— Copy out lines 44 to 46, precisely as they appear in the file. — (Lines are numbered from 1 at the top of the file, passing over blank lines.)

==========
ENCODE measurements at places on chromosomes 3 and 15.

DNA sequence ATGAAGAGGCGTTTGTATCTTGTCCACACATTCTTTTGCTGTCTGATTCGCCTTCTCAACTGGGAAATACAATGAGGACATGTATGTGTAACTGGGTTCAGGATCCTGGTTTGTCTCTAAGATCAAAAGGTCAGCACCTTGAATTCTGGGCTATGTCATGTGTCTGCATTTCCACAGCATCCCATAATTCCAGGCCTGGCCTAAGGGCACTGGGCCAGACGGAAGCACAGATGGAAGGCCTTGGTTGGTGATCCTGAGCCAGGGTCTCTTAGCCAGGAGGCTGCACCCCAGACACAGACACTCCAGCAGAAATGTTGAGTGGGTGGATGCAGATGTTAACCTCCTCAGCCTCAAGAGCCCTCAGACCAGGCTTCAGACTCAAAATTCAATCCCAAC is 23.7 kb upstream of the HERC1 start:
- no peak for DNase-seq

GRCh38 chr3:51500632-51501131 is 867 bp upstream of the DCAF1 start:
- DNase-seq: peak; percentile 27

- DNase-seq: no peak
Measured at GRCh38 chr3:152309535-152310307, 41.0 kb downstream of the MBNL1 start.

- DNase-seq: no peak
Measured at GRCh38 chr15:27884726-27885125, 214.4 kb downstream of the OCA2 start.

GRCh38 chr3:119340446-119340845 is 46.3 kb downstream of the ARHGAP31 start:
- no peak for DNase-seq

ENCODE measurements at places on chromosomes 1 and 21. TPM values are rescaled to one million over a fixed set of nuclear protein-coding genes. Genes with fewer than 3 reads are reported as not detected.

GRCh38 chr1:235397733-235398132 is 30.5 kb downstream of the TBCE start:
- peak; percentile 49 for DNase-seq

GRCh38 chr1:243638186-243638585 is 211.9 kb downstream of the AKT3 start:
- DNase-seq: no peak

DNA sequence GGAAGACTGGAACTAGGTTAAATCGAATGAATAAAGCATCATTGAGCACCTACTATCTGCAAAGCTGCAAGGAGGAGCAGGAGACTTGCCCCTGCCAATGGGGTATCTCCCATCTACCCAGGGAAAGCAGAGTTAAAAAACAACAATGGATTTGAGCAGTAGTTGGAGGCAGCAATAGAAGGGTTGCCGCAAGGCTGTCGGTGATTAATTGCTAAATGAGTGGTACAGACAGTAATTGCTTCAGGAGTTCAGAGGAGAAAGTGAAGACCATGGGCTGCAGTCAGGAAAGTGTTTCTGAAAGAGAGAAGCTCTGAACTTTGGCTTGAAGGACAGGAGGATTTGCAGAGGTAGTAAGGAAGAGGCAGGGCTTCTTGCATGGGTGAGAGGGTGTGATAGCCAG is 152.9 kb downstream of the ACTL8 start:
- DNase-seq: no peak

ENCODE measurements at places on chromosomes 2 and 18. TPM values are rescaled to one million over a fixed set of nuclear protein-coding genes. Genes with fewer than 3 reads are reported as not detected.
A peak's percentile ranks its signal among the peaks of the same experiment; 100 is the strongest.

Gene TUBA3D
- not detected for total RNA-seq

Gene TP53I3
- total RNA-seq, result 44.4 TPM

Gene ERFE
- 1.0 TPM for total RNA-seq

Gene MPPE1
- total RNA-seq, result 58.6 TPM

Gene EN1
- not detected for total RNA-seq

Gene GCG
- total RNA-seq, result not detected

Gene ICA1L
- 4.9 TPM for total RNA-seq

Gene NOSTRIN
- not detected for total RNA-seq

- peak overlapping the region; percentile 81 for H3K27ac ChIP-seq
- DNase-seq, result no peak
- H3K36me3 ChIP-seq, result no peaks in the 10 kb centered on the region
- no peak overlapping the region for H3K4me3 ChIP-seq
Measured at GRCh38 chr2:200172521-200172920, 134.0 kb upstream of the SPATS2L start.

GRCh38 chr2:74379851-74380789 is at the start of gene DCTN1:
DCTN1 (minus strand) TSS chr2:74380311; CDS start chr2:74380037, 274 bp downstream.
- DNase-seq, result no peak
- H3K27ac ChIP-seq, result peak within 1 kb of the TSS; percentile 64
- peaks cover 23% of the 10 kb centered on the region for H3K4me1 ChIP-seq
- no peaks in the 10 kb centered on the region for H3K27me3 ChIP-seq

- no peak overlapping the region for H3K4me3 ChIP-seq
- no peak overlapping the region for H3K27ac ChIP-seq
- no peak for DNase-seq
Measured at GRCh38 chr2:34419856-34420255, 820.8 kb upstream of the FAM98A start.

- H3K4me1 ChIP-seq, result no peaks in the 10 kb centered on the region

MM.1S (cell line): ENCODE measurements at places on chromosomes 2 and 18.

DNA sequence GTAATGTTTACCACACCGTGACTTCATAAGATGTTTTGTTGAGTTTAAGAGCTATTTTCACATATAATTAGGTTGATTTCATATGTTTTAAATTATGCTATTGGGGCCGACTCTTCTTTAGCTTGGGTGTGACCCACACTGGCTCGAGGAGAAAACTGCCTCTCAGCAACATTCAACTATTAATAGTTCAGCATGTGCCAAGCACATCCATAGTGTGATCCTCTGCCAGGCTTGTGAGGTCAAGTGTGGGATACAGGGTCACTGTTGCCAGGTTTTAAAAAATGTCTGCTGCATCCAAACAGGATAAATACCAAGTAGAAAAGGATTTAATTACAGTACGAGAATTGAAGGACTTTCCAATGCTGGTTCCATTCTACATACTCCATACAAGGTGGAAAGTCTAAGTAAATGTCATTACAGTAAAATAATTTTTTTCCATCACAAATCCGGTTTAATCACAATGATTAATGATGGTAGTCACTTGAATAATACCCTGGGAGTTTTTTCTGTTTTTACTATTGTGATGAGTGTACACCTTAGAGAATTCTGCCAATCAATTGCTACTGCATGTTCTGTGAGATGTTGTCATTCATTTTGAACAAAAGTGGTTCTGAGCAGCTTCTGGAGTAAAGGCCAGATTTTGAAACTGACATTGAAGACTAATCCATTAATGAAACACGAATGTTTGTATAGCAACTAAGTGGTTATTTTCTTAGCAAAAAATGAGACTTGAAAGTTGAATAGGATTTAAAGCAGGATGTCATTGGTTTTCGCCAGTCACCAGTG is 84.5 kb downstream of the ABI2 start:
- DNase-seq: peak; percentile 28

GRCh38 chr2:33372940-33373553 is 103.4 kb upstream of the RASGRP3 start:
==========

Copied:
- DNase-seq, result no peak
- H3K27ac ChIP-seq, result peak within 1 kb of the TSS; percentile 64
- peaks cover 23% of the 10 kb centered on the region for H3K4me1 ChIP-seq